On being … strange consolation

By Ingrid Sapona 

In the last column I wrote about the kitchen reno. It’s going well – pretty much on time and on budget. So, though I had paid nearly 50% up front (down payments to different suppliers), there have been a number of major outflows from my bank account this month. When I see my ever-declining balance, I remind myself that it’ll all be worth it. 

So, a couple weeks ago I noticed that my driver-side front tire looked a bit low. Over the years I’ve realized that I’m not a good judge of whether a tire is low, however, so I didn’t panic or anything. (It was most definitely not flat – it just looked a bit bulgy at the bottom.) I made a mental note to keep an eye on it, and I did. 

Over the weekend I mentioned it to some friends while we were sailing, and one of them offered to have a look at it. He was surprised to learn that I had a tire pressure gage in my glove compartment, but that I hadn’t used it. I explained I never feel I’m using it quite right. He was shocked when he discovered the pressure in the tire in question was – if my gage was to be believed – a measly 15 psi. (All the others where at about 32-35 psi.) 

He followed me to a nearby gas station and filled the tire for me, telling me to keep an eye on it. Within a week it was looking about the same as before he filled it, so I figured I have a leak. So, one morning I decided to have Gord, my mechanic, check the tire. My hope was that maybe I had picked up a nail somewhere and that all it needed was a patch. 

No such luck. Gord found the leak but was unable to patch it because it was along the edge. Knowing that they always say you should replace both front tires if one goes, I said, “OK, I guess you’ll have to find me two new tires.” Unfortunately, I wasn’t that “lucky” either. Gord said I really need four new tires. When I asked why, he claimed he told me last time I was there that my tires were on their last legs. (That is not a direct quote – his language was more colourful.) Uh, no, I’m sure I’d have remembered that, I told him.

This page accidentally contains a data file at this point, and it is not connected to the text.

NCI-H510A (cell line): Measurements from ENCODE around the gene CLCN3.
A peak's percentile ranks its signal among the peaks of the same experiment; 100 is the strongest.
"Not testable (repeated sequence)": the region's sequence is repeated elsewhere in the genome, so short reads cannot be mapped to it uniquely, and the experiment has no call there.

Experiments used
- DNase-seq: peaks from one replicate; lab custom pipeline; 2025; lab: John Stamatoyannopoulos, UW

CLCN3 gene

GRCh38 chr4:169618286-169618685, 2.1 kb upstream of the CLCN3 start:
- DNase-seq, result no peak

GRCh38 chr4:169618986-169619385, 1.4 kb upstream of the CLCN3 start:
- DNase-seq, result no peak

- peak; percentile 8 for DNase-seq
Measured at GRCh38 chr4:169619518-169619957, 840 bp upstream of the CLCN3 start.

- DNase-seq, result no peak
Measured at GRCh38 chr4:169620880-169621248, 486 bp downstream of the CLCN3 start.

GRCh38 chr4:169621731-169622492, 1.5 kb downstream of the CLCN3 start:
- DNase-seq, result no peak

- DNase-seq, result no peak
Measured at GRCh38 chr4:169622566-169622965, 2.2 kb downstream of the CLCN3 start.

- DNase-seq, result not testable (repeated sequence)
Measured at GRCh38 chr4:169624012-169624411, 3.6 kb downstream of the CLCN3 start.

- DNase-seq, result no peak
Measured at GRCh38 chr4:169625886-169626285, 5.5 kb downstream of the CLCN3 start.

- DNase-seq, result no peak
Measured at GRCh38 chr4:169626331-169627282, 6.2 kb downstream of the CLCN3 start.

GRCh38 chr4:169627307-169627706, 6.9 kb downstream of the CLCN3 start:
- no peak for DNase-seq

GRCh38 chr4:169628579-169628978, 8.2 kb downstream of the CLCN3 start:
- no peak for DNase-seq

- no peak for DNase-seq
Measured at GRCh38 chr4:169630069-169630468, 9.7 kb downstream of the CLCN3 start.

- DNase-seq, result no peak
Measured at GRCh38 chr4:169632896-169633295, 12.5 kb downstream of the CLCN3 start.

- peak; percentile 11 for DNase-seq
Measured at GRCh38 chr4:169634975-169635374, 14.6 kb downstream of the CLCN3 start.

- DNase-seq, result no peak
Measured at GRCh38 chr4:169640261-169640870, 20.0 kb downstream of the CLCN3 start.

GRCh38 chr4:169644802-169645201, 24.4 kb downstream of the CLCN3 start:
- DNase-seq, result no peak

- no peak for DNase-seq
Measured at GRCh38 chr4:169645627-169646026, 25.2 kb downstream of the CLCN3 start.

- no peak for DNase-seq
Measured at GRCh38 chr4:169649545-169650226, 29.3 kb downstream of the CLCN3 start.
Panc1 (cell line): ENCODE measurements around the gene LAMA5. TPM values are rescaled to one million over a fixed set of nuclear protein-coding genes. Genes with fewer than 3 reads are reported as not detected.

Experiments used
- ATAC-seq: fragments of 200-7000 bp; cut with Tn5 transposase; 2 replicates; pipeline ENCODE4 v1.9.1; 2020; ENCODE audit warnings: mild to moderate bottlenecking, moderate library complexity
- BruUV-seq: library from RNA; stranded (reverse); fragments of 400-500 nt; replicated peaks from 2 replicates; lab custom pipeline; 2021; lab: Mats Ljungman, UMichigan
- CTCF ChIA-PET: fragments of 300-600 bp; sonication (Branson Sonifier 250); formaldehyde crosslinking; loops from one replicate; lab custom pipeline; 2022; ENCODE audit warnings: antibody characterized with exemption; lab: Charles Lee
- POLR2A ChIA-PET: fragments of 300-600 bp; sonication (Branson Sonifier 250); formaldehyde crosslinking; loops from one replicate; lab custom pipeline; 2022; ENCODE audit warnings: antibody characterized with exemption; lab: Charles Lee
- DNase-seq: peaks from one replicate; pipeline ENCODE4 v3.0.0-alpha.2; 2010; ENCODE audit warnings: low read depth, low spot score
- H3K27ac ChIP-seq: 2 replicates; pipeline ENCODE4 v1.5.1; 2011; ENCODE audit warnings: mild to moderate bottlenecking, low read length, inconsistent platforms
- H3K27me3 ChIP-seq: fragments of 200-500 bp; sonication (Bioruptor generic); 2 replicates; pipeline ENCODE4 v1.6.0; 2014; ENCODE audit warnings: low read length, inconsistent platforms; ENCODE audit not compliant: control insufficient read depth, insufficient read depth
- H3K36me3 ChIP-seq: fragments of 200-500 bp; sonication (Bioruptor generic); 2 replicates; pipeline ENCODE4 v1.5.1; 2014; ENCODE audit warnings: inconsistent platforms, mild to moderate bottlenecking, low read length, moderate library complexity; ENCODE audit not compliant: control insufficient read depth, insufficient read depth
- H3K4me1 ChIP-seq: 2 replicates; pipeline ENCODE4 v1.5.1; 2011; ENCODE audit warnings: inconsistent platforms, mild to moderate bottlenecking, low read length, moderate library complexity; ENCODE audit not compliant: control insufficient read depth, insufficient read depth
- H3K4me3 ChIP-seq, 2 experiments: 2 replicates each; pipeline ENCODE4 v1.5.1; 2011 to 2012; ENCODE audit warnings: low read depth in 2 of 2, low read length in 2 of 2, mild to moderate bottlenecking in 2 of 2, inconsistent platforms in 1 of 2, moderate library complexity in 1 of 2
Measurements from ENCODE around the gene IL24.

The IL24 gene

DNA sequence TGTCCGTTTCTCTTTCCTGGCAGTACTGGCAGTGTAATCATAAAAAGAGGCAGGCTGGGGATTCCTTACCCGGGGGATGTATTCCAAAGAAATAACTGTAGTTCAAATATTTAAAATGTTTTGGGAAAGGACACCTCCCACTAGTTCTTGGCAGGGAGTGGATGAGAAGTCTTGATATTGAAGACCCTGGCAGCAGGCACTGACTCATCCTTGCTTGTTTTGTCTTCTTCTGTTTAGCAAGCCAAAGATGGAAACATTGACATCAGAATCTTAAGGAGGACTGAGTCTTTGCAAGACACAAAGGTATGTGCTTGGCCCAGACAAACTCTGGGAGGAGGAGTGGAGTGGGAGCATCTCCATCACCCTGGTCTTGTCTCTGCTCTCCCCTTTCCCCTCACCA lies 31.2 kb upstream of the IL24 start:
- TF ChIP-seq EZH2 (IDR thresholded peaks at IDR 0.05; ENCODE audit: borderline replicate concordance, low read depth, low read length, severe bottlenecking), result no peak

I waited while he searched on-line for what he thought would be suitable tires for me. The grand total, including installation, ended up being $700 plus tax. When I told him that $700+ for tires wasn’t in my budget for this fall, Gord said, “Awe, that’s nothing! I had a guy in here last week and each tire was $700!” I told him I realize that lots of people spend WAY more than me on their car and so they probably have much higher bills, but how does that help me? His response: “I’m just saying….”  

When I got home Brian, the contractor, was working away. When I told him that it had been an expensive morning, he asked why. I told him about the tires and he too started with the “Awe, that’s not bad for tires…” I just shook my head and said, “I know, could have been more expensive, but still – it’s an unexpected expense just when I’ve been paying out a lot this month for the kitchen. And besides, how is knowing it could have been MORE expensive helpful?” That came out a bit curter than I intended and Brian sheepishly said, “I’m sorry, I was just trying to make you feel better….”  

I ended up mentioning the new tires to a few other folks and it’s surprising the number of people who try to console you about an expense by telling a story of someone else’s bigger expense. I don’t find such comments in themselves comforting. Indeed, it seems odd to me when others try to console by offering comparators that just don’t necessarily seem comparable to the person they’re trying to console. Indeed, every time someone reassured me the tires could have cost more, I felt like yelling: “For heaven’s sake, I drive a Toyota Corolla because I don’t want to pay $700/tire!” 

So, I’ve been thinking a lot about what people say to console others. It’s a bit of a tricky business, isn’t it? That said, I think the true comfort comes in counting yourself lucky enough to have folks around you who at least try to make you feel better.

© 2021 Ingrid Sapona



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